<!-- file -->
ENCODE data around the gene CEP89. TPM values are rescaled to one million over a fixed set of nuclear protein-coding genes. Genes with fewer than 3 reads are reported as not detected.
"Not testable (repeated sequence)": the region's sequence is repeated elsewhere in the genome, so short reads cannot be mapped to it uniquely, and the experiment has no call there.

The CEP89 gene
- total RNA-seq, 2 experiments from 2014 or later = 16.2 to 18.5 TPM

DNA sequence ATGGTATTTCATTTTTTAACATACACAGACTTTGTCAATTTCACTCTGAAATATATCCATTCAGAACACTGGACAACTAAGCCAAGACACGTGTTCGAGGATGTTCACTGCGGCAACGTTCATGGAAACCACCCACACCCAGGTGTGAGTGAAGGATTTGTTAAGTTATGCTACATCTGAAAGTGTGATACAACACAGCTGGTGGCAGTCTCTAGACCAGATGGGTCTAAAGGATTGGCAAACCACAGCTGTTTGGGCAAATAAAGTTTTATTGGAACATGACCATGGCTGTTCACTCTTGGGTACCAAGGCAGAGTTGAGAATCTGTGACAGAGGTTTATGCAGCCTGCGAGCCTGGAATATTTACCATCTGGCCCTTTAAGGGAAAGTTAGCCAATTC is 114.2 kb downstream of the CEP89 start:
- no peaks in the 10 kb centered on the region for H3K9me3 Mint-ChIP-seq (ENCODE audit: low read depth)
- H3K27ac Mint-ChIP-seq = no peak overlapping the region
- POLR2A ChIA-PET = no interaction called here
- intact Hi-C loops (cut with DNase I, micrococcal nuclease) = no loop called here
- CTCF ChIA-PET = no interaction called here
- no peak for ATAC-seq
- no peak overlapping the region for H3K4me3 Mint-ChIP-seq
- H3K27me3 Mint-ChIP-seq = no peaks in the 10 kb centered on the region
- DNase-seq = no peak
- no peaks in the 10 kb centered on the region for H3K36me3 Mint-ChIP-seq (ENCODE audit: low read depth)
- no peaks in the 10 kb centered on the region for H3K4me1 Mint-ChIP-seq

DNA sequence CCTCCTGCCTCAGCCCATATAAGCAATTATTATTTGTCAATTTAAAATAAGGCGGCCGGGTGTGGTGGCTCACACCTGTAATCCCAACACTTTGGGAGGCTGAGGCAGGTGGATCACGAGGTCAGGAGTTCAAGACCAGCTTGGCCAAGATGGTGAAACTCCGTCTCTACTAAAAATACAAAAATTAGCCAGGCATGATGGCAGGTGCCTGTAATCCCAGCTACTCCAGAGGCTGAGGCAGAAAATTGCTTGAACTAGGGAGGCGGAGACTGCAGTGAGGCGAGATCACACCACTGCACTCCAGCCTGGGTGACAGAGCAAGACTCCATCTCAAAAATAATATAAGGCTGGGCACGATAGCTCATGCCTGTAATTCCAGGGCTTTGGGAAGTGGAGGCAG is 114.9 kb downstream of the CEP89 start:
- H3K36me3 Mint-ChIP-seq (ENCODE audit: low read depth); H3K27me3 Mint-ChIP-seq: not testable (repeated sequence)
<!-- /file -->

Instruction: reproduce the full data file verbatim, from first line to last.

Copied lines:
ENCODE data around the gene CEP89. TPM values are rescaled to one million over a fixed set of nuclear protein-coding genes. Genes with fewer than 3 reads are reported as not detected.
"Not testable (repeated sequence)": the region's sequence is repeated elsewhere in the genome, so short reads cannot be mapped to it uniquely, and the experiment has no call there.

The CEP89 gene
- total RNA-seq, 2 experiments from 2014 or later = 16.2 to 18.5 TPM

DNA sequence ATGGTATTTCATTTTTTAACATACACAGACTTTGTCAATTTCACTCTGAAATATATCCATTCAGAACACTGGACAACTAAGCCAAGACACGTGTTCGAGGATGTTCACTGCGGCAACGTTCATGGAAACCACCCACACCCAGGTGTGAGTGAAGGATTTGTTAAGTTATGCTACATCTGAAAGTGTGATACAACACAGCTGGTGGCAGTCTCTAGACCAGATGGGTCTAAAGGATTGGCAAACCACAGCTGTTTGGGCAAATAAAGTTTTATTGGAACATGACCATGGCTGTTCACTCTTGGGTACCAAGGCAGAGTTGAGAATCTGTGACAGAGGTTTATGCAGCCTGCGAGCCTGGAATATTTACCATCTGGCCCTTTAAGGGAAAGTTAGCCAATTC is 114.2 kb downstream of the CEP89 start:
- no peaks in the 10 kb centered on the region for H3K9me3 Mint-ChIP-seq (ENCODE audit: low read depth)
- H3K27ac Mint-ChIP-seq = no peak overlapping the region
- POLR2A ChIA-PET = no interaction called here
- intact Hi-C loops (cut with DNase I, micrococcal nuclease) = no loop called here
- CTCF ChIA-PET = no interaction called here
- no peak for ATAC-seq
- no peak overlapping the region for H3K4me3 Mint-ChIP-seq
- H3K27me3 Mint-ChIP-seq = no peaks in the 10 kb centered on the region
- DNase-seq = no peak
- no peaks in the 10 kb centered on the region for H3K36me3 Mint-ChIP-seq (ENCODE audit: low read depth)
- no peaks in the 10 kb centered on the region for H3K4me1 Mint-ChIP-seq

DNA sequence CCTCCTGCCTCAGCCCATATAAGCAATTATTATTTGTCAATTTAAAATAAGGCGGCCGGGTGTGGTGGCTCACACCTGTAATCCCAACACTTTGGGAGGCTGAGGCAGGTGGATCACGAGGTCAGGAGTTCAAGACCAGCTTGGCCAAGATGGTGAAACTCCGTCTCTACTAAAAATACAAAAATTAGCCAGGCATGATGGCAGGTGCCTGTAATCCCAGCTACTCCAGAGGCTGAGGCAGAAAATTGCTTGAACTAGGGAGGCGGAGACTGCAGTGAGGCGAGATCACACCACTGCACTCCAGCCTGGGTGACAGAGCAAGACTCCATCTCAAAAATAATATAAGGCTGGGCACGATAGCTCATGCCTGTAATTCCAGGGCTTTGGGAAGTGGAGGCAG is 114.9 kb downstream of the CEP89 start:
- H3K36me3 Mint-ChIP-seq (ENCODE audit: low read depth); H3K27me3 Mint-ChIP-seq: not testable (repeated sequence)